To lighten your base color or not to lighten your base color? It’s the soliloquy that many aspiring blondes talk to each other before their hair color appointments. I myself have tried to bump the base and try a lighter and brighter blonde: do I risk things going wrong or sticking to my tried and true highlights? There are certainly advantages and disadvantages to both, even if you are in the critical moment of decision making; it is difficult to consider them rationally. That’s why we reached out to two well-known, trusted colorists — Matt Razz at Wick Salon in Beverly Hills and celebrity hairstylist Sunni Brook — to come up with a simple list of pros and cons.
Want to make a final decision on whether or not to enhance your Pros and Cons base color the next time you visit the salon? To find your answer (along with some helpful blonde tracking tips), keep scrolling
1. Less salon time.
When you have a lighter all-over base color, you get out of salon touch-ups faster, says Rez. Without the need to meticulously blend the contrast and dimension of your dark base, you spend noticeably less time in the salon chair on each appointment.
2. You save money.
On that note, it’s also cheaper initially to do a basic bump and a few highlights than to do highlights all over. This will help reduce your cash flow, at least in the short term (explain why it might not be so economical in a second).
3. Ideal for reddish blondes.
Clients looking for a red or strawberry tinted blonde are perfect for a base bump, says Rez. “The unwanted red from a permanent color or any used lift color will become your best friend for creating multi-dimensional reddish hair color,” he explains.
How to break the base when coloring hair
4. It can brighten up the overall look.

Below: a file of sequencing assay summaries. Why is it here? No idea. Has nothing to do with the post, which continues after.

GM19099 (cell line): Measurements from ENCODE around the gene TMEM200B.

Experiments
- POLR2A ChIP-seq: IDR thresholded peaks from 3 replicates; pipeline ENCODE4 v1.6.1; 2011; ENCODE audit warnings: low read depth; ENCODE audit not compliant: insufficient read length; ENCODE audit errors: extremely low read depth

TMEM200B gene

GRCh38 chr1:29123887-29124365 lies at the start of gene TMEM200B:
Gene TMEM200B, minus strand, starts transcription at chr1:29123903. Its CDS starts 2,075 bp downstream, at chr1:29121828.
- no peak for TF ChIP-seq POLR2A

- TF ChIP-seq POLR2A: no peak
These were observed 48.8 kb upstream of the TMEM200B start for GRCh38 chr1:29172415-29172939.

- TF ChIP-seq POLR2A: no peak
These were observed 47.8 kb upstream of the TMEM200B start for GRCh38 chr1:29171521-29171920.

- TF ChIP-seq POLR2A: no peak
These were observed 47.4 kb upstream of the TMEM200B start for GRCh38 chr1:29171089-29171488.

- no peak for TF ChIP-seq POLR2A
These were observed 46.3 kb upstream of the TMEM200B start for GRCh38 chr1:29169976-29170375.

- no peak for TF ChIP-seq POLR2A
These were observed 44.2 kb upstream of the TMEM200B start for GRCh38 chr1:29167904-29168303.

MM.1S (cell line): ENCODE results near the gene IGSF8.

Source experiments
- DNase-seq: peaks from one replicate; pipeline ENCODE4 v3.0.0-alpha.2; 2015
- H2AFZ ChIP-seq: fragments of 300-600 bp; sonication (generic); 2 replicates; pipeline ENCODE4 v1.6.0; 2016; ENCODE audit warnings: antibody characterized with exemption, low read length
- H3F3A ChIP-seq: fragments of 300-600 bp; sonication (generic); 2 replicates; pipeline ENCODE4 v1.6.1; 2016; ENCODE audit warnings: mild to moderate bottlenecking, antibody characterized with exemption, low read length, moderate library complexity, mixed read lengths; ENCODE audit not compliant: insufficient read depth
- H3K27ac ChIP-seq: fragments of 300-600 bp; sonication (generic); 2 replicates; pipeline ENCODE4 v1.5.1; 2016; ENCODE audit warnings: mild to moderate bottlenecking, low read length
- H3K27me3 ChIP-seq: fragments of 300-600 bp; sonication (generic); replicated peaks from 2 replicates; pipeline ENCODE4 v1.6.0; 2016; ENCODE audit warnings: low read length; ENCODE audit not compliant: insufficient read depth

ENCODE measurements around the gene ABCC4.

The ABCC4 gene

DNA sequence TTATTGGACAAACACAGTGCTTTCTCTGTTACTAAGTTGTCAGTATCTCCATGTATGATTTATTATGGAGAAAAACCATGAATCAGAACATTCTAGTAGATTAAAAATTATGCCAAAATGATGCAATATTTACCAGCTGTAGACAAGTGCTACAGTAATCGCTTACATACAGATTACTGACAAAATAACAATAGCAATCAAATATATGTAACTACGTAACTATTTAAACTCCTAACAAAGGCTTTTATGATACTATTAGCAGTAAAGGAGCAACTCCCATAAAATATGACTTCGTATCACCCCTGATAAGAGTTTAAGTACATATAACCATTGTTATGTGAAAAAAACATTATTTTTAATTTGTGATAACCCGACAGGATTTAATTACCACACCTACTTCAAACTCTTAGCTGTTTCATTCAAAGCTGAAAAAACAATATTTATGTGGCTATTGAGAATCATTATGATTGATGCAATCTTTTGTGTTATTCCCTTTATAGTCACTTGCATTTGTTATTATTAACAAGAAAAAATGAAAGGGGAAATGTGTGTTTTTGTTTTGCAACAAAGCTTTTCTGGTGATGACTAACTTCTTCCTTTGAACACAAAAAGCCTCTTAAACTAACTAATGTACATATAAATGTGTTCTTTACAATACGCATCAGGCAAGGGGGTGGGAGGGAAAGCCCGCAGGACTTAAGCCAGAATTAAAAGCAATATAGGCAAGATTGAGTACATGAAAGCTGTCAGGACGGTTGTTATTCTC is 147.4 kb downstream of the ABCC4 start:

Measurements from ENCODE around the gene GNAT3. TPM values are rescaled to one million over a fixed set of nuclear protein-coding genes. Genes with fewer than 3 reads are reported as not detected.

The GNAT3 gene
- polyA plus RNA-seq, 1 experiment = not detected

If you’re looking to lighten your overall color, a lightened base “can really pop your color or just make it look and feel brighter and softer,” says Brook. As a general rule, Brook recommends a base relief for clients who achieve level four highlights or lighter than their own Pros and Cons base color. Sometimes she even just does a basic lift around their face where the sun would naturally hit to give an overall lit effect.
1. Color may turn brassy.
Permanent color can oxidize quickly, giving your blonde an unwanted warmth, no matter what natural color you started with. “Natural hair color doesn’t matter when it comes to unwanted warm tones,” says Rez. “Over time, with oxidation, darker brunettes will see red, the lightest brunette to dark blonde will see orange, and light blondes with a base will see yellow or yellow-orange. Bottom line: When you go blonder, “if you’re not looking for an intentional warm color result, permanent color isn’t for you!” Said Ground.
2. More frequent salon visits.
With a raised base, you’re looking for a harder line with regrowth, so you’ll have to get to the salon earlier for root touch-ups. (When I had a raised base I was in the salon every six weeks. Now that I’m back to my natural base and have smoother growth, it’s more like every three to four month.)
Tips for tracking
If you decide to lighten up your base, here are some key aftercare tips our experts recommend.
Visit the salon every six weeks or so for a refreshing shine treatment to help tone and keep your color looking fresher longer.
Steps to take at home include using a purple shampoo to combat brass and changing your shower head to minimize the risk of hard water damaging the color. “I love Milkshake’s purple shampoo and conditioner,” says Brook. “This product is great even if you have naturally blonde hair, as it will brighten up your color and make it shine.” Brook also recommends that its customers obtain the shower head and filter from T3. “It will extend the life of your color (not to mention the skin benefits!) because it will protect your hair from minerals in water and old pipes,” she says.